Britain’s Foreign Minister Boris Johnson on Tuesday called on the international community to impose further sanctions on North Korea following the country’s latest nuclear test.
He said North Korea’s ambassador to Britain had been summoned to the Foreign Office “to receive a formal protest”.
North Korea on Sunday triggered global alarm with by far its most powerful atomic test to date, claiming it was a hydrogen bomb that could be mounted onto a long-range missile.
US Ambassador Nikki Haley told an emergency meeting of the UN Security Council on Monday that Washington will present a new sanctions resolution to be negotiated in the coming days, with a view to voting on it next Monday.
Haley did not spell out what measures Washington was seeking, but diplomats said they could target oil supplies to North Korea — potentially dealing a major blow to the economy.
New sanctions could also seek to curb tourism to the country and ban North Korean labourers sent abroad.
In a phone call with US President Donald Trump on Tuesday, British Prime Minister Theresa May stressed the importance of the UN Security Council quickly agreeing new measures.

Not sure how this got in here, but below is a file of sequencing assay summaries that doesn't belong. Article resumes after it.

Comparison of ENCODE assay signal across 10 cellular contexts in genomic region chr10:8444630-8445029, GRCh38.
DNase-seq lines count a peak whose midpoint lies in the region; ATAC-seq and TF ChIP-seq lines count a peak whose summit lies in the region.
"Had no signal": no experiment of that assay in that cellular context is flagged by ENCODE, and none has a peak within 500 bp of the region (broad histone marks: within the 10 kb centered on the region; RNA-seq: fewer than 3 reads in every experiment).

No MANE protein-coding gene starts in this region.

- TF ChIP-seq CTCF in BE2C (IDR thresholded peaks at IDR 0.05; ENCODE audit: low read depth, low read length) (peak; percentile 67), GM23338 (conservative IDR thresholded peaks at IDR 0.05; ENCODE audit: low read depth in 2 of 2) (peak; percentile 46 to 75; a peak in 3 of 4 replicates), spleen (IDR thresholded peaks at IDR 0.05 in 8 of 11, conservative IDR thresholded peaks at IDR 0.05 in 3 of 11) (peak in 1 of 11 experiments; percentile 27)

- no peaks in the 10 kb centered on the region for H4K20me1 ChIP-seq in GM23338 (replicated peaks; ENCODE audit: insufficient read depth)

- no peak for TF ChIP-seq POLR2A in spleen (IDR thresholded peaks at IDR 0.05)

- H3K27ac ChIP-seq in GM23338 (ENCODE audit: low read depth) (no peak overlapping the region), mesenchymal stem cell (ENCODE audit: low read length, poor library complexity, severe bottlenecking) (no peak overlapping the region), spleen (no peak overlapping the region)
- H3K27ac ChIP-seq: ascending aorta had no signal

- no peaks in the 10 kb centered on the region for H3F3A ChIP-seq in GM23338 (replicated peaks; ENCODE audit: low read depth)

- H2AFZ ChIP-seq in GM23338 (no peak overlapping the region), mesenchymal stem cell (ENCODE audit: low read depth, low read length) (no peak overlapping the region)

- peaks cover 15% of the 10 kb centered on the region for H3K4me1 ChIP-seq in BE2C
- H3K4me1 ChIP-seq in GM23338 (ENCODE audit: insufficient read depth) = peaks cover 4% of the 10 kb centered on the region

“Mrs May said Britain would work with the US and international partners to continue to exert economic pressure on North Korea through further measures including sanctions,” a spokesman for the premier’s office said.
A previous UN resolution adopted in early August banned exports of coal, seafood, iron ore and lead.
In his address, Johnson also called on China to “use all its leverage to ensure peaceful settlement” of the crisis.
“China, which accounts for 90 per cent of North Korea’s overseas trade, has a unique ability to influence the regime,” he said.
China’s ambassador to the UN, Liu Jieyi, urged the parties to agree to a Chinese-Russian plan calling for the North to freeze its missile and nuclear tests and the United States and South Korea to suspend joint military exercises.